Q1. What do you understand by the term sieve element?
Ans: Sieve elements are lengthy and narrowed cells connected by porous sieve plates at the transverse ends to form sieve tubes. They help in the translocation of solutes between the adjacent cells in the phloem. They do not contain nuclei and have a reduced number of organelles to support maximum translocation. They need the support of companion cells to function effectively.
Q2. Explain the role of companion cells in the transport mechanism of a plant?
Ans: They provide the metabolic support to sieve elements during the loading and unloading of nutrients at both, source and sink. They contain:
A flexible plasma membrane that extends the volume of nutrient exchange
Mitochondria to provide the energy needed for active transport of the nutrients and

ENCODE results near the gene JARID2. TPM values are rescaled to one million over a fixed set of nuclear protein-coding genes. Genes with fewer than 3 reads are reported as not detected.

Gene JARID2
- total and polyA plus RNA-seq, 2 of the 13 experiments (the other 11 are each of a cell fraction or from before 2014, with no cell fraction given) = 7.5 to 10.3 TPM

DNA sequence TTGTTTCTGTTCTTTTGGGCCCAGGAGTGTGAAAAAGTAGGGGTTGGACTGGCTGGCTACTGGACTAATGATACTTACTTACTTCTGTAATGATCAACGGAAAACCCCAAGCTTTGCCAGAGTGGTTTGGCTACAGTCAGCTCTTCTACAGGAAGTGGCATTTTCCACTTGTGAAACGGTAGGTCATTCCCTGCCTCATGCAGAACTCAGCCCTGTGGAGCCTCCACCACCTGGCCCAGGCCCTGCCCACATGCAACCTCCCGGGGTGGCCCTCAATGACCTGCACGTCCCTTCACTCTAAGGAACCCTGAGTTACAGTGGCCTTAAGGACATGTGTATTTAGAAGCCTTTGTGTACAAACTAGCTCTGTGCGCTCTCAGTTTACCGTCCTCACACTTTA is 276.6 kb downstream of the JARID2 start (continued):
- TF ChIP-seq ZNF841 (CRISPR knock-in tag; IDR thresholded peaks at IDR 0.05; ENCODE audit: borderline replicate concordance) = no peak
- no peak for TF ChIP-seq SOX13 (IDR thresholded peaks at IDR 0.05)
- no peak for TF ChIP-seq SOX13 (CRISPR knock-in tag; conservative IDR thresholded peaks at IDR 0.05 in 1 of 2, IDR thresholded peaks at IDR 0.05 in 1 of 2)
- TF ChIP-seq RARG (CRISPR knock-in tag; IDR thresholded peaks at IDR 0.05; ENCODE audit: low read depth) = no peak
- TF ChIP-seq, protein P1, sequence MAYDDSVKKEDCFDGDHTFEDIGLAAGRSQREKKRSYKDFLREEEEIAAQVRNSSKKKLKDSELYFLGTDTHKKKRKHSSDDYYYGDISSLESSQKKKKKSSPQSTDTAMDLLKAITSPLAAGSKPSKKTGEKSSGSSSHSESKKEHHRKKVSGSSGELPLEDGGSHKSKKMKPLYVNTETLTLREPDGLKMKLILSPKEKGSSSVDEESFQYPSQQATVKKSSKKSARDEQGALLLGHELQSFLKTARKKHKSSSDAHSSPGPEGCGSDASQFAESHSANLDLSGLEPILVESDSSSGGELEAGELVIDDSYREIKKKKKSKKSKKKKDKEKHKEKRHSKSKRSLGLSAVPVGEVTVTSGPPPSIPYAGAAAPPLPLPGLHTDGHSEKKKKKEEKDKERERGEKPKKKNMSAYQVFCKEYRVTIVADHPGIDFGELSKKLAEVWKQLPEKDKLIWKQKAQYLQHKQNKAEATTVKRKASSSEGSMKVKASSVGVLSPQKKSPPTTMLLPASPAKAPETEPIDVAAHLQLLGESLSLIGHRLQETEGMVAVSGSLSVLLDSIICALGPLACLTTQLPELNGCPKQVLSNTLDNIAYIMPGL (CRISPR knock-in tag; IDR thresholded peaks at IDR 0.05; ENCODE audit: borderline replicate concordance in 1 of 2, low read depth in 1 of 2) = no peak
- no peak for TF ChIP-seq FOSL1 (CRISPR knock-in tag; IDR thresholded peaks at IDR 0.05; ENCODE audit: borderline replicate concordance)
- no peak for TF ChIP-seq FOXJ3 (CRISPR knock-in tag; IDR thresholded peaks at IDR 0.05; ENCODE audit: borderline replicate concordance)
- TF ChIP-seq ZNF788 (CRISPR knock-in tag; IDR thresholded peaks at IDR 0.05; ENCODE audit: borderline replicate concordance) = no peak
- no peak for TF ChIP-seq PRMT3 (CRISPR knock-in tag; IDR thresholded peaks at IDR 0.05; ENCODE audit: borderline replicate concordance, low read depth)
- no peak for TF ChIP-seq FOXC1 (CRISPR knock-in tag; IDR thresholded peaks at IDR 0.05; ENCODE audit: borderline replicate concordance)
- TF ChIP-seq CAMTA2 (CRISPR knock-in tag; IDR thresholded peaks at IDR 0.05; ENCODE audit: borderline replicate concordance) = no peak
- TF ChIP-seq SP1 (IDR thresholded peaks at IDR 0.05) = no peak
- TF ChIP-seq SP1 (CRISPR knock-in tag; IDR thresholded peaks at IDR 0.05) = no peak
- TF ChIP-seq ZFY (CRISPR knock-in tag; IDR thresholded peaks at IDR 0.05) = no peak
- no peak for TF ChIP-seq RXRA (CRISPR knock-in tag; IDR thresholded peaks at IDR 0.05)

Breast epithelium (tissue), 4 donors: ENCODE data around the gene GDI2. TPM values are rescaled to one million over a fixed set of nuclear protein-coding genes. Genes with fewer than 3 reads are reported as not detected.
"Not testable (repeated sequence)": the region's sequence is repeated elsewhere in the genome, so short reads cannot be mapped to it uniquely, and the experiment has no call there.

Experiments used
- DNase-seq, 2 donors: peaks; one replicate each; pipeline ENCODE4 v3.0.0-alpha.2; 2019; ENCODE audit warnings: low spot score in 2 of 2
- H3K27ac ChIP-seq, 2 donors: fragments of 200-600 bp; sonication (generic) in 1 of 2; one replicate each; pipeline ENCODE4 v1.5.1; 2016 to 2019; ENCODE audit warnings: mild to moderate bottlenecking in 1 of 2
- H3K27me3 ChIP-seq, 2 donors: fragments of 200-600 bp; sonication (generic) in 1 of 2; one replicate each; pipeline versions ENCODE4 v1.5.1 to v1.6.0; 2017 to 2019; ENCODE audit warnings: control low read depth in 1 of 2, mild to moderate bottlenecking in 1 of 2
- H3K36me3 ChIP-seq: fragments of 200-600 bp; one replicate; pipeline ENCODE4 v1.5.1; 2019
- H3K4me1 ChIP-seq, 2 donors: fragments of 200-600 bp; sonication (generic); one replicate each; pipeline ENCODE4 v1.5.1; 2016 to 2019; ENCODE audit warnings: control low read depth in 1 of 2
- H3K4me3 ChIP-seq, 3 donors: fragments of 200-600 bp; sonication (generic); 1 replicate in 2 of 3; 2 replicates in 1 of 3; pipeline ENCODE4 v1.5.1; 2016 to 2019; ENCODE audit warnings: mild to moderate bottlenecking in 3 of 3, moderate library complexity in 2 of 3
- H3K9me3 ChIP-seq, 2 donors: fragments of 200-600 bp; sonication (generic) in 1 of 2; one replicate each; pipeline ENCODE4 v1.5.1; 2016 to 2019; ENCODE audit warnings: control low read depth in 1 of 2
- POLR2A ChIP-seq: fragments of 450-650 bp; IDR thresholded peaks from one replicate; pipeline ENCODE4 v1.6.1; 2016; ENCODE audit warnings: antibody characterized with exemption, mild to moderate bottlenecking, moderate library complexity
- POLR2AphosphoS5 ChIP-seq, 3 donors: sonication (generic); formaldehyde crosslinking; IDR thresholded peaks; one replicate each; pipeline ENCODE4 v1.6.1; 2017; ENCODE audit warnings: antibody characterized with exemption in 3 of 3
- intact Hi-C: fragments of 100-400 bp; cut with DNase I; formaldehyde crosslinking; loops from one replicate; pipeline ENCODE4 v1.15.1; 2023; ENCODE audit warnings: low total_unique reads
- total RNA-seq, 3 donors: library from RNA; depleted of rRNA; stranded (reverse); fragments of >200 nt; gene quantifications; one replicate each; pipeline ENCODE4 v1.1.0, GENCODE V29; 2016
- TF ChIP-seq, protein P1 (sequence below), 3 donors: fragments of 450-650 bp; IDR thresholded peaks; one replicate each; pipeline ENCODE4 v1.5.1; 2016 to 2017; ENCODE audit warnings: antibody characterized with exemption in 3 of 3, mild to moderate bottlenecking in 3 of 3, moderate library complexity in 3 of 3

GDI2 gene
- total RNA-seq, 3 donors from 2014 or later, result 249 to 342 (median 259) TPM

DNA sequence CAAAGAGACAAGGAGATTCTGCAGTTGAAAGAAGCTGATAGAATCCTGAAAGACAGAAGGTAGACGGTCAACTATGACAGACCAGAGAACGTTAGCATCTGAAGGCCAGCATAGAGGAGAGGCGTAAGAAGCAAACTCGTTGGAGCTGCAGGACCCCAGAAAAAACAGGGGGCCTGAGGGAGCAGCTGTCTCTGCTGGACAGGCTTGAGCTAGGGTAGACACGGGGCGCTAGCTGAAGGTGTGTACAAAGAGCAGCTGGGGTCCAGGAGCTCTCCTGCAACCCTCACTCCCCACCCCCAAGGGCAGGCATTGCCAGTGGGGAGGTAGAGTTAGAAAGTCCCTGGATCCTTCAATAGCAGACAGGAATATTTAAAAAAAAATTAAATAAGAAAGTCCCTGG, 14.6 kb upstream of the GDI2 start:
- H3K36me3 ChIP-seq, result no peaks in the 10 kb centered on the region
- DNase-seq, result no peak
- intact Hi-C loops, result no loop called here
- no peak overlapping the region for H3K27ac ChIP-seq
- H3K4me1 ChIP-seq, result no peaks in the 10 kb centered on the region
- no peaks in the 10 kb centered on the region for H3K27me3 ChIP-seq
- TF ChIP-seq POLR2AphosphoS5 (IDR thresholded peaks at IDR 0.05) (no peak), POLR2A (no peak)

Various transport proteins to facilitate the actual transport.
Q3. What are the typical sucrose concentrations in sieve tubes?
Ans: The concentration of sucrose in sieve tubes of green leaves varies between 10-30 percent. However, it makes up only 0.5 percent of the total solution in a photosynthetic cell.
Q4. What do you understand by the term plasmodesmata?
Ans: Plasmodesmata are the intercellular bridges between neighboring algal and plant cells. Their function is to provide cytoplasmic and membrane continuity to nutrients as well as communication and signals. Thus, they are instrumental in plants’ growth and defense.
Q5. Do all plants follow the mass transfer hypothesis?
Ans: It has been established that not all plants follow the active translocation of nutrients, particularly in primitive plants of tropical regions. In a contradictory theory of polymer trap mechanism by Robert Turgeon, sugar molecules are polymerized to raffinose and other oligosaccharides during the transportation through plasmodesmata.